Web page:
French Toast Casserole

For the first time in 13 years, my break the fast was at a different home this year. While I spend most Jewish holidays with Matt and Karina, I typically go to my NYC aunt and uncle’s place for this one. It’s tradition. But COVID doesn’t care about “typical” things so my aunt and uncle have decamped to the Hamptons and my plans changed. Of course I can’t show up empty handed so I decided to bring French toast casserole, which I remembered being a standard dish from Matt’s mom, my Aunt Sally, at our Savannah break the fast. A nice little taste of home.

Though I associate this dish with my Aunt Sal, the recipe comes from my sis in law (big shout out to Allison). I’m warning you now: It’s going to look like way too much liquid in the first step, but trust the recipe. I was very tempted to only use half when I started to see it slosh around in there, but Allison swore it would all get soaked up. She was right. (Note: one guest at our socially distanced backyard break the fast is allergic to nuts so I omitted the pecans.)

trust the recipe

Slice a loaf of challah and cram the slices into a 9×12 baking dish in 2 layers (you may not end up using the entire loaf). Next, mix 6 eggs, 1 1/2 c. milk, 1 1/2 c. half and half, 2 tsp cinnamon, and 1 tsp cardamom. (Cardamom wasn’t part of the original recipe, but ever since Karina first made me French toast with cardamom one Christmas morning, I love including it. Pour over the bread and let it soak overnight. (This is where I was talking about it looking like too much.) Cut to the next day and it’s time to combine 1 c. light brown sugar, 1/2 c. melted butter, 1 tsp cinnamon, 2 tbsp dark Karo syrup, and 1 c. chopped pecans. (Again, I omitted the nuts to avoid sending someone to the hospital.) Pour this second mixture over the bread and bake at 350 for 40 minutes. Note: some of the mixture may bubble over and could start burning if it drips out, so a deeper baking dish is ideal.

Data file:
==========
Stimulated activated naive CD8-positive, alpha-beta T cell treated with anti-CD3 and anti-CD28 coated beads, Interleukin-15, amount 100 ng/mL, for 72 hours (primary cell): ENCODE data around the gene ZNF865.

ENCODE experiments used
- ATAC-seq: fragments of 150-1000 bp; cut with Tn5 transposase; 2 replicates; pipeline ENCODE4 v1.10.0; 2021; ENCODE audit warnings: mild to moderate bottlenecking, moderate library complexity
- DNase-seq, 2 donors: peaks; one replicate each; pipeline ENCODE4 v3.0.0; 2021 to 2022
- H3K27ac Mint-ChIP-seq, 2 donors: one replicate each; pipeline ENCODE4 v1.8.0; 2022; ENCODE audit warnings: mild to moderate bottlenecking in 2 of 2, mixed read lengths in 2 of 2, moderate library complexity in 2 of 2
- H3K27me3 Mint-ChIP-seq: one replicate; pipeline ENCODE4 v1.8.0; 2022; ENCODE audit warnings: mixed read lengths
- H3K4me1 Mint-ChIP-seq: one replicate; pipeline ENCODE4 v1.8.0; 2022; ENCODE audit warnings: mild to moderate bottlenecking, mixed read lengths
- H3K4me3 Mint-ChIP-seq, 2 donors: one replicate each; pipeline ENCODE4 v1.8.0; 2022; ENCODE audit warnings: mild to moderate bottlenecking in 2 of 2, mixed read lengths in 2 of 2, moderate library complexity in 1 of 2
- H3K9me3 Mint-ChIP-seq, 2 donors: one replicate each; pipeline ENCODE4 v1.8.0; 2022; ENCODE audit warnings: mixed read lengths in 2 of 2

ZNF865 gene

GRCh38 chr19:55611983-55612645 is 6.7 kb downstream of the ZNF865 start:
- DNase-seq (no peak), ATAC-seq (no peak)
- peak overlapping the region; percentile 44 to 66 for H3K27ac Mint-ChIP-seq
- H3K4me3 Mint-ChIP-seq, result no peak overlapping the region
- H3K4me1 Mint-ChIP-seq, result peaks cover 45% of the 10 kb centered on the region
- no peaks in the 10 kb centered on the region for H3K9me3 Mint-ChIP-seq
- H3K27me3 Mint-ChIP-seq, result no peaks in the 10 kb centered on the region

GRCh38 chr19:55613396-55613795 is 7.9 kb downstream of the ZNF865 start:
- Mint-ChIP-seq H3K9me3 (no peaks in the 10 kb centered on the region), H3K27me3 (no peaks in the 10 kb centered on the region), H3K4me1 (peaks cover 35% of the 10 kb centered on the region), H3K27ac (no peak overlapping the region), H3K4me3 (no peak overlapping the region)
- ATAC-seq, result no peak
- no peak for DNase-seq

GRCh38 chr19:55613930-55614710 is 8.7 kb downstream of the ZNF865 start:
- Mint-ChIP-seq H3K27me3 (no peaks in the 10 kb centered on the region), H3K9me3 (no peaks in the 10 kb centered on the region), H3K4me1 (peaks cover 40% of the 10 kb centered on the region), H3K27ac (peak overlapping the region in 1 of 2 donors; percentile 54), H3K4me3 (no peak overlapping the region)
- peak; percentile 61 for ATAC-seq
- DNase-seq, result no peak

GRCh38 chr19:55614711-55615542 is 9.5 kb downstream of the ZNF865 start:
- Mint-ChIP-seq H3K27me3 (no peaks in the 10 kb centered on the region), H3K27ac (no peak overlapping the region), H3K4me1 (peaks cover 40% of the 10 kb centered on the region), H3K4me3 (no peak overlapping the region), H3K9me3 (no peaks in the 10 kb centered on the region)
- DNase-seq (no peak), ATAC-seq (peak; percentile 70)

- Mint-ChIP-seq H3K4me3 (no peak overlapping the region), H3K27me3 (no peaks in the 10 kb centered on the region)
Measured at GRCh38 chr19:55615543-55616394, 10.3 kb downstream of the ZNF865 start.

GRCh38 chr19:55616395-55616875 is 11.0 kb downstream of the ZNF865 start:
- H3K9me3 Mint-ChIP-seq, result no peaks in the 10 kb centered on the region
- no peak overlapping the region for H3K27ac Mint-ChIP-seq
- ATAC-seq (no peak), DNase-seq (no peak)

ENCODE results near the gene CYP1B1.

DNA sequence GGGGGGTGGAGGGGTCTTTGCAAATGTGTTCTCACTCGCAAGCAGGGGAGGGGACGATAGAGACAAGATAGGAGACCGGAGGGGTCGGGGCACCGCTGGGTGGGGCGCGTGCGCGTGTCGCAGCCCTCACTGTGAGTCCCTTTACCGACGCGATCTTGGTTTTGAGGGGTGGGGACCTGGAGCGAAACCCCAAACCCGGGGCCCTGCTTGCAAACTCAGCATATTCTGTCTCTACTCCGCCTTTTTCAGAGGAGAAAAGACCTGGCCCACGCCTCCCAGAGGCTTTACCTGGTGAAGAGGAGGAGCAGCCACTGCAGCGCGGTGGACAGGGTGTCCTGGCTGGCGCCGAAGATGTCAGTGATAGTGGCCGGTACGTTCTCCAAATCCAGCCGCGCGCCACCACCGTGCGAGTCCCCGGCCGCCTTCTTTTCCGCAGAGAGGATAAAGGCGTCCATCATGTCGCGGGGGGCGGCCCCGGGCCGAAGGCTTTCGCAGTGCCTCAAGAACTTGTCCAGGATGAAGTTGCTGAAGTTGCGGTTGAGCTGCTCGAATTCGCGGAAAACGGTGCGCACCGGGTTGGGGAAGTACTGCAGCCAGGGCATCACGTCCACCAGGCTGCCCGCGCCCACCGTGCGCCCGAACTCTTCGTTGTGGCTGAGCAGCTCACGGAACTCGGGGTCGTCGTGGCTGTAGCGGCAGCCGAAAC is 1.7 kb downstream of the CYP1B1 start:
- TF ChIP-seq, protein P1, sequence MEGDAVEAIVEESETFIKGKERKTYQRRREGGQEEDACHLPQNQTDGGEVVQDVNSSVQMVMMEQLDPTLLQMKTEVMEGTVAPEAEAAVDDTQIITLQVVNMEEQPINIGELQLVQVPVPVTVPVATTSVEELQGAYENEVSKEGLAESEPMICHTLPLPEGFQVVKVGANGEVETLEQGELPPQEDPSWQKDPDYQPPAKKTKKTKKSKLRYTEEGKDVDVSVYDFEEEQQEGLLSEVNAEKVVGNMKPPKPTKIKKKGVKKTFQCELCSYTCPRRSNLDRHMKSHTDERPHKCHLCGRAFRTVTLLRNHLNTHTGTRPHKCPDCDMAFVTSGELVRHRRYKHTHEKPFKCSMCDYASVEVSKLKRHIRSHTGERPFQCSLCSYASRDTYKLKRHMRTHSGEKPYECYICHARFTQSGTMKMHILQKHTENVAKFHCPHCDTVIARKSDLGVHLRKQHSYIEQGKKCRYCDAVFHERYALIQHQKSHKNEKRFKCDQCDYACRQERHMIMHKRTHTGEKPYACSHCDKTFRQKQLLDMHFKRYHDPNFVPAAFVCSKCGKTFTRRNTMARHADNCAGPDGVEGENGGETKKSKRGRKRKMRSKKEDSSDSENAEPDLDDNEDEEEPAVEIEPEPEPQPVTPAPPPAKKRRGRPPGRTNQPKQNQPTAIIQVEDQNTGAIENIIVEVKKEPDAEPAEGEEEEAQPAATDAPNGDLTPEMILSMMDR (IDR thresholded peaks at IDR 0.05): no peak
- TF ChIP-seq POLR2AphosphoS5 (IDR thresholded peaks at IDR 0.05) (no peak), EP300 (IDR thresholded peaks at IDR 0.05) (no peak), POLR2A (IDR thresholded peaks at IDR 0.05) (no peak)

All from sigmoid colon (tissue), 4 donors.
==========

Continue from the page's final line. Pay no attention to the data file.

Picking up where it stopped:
The smell is incredible, fyi.

On the left: before refrigerating; on the right: just after baking.

Slide for before/after

The top and sides that get coated with that second mixture are particularly dreamy.

It reheats very well so it’s great to bring to potluck meals. And can’t you just imagine waking up to this on Christmas or Thanksgiving? Heaven. Feel free to top with a bit of syrup like you would for french toast to ensure that even the insides of this casserole get a jolt of sweetness. My beau ate with a scoop of ice cream, which is certainly another way to go with this. I didn’t top mine with anything so I can tell you it’s perfectly lovely as is. The texture is different, but the flavor is very similar to a traditional monkey bread. It may technically take longer (since it has to sit overnight) but has very little hands-on time and doesn’t require you to flip anything out of a bundt pan so it’s a good recipe to have on hand if you want that monkey bread flavor with very little effort.